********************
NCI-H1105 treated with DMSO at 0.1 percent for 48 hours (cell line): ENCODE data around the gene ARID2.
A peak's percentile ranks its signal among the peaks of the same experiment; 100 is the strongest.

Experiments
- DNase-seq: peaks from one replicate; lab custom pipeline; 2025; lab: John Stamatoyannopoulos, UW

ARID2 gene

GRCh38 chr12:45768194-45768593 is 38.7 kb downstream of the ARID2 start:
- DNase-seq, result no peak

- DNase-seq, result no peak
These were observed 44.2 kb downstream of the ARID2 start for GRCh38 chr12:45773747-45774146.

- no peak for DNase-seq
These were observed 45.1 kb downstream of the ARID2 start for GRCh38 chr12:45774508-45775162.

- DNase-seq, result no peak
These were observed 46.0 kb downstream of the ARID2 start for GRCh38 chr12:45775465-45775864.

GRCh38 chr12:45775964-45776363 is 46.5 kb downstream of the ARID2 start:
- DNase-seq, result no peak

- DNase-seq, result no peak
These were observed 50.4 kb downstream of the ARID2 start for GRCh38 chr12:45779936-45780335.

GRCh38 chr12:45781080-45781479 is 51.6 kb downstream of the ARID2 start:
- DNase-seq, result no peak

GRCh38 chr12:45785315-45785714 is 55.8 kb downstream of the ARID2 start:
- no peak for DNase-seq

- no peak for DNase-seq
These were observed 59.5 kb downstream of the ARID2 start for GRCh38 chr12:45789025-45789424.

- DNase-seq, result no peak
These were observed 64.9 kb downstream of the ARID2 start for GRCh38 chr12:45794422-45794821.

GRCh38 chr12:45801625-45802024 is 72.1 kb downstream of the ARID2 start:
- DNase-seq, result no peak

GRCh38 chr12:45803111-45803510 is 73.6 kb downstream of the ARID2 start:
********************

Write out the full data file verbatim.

NCI-H1105 treated with DMSO at 0.1 percent for 48 hours (cell line): ENCODE data around the gene ARID2.
A peak's percentile ranks its signal among the peaks of the same experiment; 100 is the strongest.

Experiments
- DNase-seq: peaks from one replicate; lab custom pipeline; 2025; lab: John Stamatoyannopoulos, UW

ARID2 gene

GRCh38 chr12:45768194-45768593 is 38.7 kb downstream of the ARID2 start:
- DNase-seq, result no peak

- DNase-seq, result no peak
These were observed 44.2 kb downstream of the ARID2 start for GRCh38 chr12:45773747-45774146.

- no peak for DNase-seq
These were observed 45.1 kb downstream of the ARID2 start for GRCh38 chr12:45774508-45775162.

- DNase-seq, result no peak
These were observed 46.0 kb downstream of the ARID2 start for GRCh38 chr12:45775465-45775864.

GRCh38 chr12:45775964-45776363 is 46.5 kb downstream of the ARID2 start:
- DNase-seq, result no peak

- DNase-seq, result no peak
These were observed 50.4 kb downstream of the ARID2 start for GRCh38 chr12:45779936-45780335.

GRCh38 chr12:45781080-45781479 is 51.6 kb downstream of the ARID2 start:
- DNase-seq, result no peak

GRCh38 chr12:45785315-45785714 is 55.8 kb downstream of the ARID2 start:
- no peak for DNase-seq

- no peak for DNase-seq
These were observed 59.5 kb downstream of the ARID2 start for GRCh38 chr12:45789025-45789424.

- DNase-seq, result no peak
These were observed 64.9 kb downstream of the ARID2 start for GRCh38 chr12:45794422-45794821.

GRCh38 chr12:45801625-45802024 is 72.1 kb downstream of the ARID2 start:
- DNase-seq, result no peak

GRCh38 chr12:45803111-45803510 is 73.6 kb downstream of the ARID2 start: